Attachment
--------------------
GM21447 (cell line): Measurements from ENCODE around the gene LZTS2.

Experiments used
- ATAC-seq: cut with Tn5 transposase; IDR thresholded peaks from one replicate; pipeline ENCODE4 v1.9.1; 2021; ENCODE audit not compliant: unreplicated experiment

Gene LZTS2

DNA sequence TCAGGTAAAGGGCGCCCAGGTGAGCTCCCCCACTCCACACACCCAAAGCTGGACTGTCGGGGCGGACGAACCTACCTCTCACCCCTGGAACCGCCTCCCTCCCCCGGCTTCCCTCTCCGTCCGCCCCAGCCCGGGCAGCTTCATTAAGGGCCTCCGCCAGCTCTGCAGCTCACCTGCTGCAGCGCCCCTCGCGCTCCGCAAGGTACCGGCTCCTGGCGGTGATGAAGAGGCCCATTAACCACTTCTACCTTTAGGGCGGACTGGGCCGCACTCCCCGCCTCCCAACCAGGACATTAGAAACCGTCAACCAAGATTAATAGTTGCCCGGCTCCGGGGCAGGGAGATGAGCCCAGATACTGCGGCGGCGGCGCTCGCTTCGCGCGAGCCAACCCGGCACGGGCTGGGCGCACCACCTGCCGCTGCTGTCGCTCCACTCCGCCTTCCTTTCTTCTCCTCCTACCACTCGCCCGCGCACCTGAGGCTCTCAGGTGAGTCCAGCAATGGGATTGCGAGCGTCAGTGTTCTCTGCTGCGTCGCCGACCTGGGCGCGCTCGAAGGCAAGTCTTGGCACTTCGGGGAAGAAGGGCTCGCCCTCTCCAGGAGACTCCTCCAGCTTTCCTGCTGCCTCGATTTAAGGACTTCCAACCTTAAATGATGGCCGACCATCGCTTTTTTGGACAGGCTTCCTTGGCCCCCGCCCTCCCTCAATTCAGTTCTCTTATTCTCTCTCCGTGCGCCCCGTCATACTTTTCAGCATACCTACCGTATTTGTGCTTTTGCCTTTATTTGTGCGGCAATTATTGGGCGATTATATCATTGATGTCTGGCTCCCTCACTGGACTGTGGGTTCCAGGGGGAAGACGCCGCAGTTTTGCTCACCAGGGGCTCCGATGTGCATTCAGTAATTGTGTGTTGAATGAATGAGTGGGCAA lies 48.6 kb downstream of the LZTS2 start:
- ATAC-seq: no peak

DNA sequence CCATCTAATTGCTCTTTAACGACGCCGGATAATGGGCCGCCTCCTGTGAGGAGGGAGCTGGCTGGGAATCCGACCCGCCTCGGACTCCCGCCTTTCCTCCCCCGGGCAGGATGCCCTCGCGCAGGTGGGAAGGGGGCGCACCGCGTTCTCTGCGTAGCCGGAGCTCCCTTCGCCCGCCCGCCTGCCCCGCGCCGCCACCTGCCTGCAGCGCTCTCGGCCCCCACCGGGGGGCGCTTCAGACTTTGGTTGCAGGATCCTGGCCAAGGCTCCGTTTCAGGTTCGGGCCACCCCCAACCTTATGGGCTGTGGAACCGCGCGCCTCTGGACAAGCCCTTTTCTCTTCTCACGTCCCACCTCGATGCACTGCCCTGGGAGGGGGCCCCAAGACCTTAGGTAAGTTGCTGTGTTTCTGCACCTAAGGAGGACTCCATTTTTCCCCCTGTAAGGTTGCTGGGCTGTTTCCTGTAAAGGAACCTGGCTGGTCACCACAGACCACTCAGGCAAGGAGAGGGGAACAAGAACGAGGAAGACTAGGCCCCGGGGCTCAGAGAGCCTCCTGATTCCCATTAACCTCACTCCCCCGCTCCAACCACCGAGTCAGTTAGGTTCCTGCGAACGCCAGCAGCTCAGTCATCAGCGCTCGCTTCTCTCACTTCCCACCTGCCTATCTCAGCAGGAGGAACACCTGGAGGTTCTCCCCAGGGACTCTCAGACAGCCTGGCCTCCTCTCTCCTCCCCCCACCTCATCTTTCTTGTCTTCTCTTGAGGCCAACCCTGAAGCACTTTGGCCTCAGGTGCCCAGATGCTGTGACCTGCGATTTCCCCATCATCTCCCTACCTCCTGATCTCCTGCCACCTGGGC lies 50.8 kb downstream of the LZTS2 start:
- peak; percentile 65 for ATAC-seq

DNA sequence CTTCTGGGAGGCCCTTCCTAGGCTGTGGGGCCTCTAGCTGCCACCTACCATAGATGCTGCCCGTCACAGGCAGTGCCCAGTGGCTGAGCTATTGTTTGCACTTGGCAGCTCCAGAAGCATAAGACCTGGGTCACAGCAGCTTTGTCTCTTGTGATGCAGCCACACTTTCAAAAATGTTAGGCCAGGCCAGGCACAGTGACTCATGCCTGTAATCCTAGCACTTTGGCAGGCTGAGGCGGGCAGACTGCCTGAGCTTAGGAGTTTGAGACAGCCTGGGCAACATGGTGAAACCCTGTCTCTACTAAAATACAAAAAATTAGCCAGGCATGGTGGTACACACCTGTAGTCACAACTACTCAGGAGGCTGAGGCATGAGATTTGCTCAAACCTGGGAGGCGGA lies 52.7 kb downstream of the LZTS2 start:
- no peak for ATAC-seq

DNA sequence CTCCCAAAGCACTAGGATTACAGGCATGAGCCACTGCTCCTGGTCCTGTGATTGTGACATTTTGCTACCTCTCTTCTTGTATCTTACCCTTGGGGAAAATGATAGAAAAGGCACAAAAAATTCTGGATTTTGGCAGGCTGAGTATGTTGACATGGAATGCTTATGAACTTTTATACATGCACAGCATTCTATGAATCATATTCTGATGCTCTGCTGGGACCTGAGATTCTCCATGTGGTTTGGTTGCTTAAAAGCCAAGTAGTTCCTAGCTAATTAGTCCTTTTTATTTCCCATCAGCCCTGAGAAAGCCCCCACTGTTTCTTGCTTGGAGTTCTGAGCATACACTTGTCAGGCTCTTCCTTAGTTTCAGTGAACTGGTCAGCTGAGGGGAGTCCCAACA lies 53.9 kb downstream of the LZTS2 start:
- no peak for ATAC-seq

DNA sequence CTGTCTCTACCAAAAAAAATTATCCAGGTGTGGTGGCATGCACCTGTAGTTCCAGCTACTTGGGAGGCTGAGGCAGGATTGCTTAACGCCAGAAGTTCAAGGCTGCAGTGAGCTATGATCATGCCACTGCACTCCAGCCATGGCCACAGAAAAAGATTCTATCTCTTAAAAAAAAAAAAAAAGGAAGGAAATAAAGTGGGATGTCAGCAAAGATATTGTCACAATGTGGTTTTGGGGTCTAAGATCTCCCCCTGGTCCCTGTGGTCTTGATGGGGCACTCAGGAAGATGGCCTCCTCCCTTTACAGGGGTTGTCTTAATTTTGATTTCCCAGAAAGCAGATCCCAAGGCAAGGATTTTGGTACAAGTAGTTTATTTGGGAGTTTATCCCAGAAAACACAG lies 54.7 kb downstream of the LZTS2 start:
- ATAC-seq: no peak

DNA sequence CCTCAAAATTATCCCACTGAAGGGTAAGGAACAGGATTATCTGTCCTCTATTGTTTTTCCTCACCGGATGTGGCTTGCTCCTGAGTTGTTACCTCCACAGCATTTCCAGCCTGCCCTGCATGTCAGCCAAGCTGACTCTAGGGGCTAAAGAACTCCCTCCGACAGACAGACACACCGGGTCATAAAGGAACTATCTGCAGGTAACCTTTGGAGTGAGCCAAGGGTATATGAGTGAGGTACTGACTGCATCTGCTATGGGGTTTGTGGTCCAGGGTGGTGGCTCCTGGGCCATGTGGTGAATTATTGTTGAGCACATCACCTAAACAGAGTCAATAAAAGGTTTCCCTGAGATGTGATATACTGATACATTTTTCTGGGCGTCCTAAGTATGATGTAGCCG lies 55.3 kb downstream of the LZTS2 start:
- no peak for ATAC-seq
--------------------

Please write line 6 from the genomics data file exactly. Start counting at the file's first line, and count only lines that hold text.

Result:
- ATAC-seq: no peak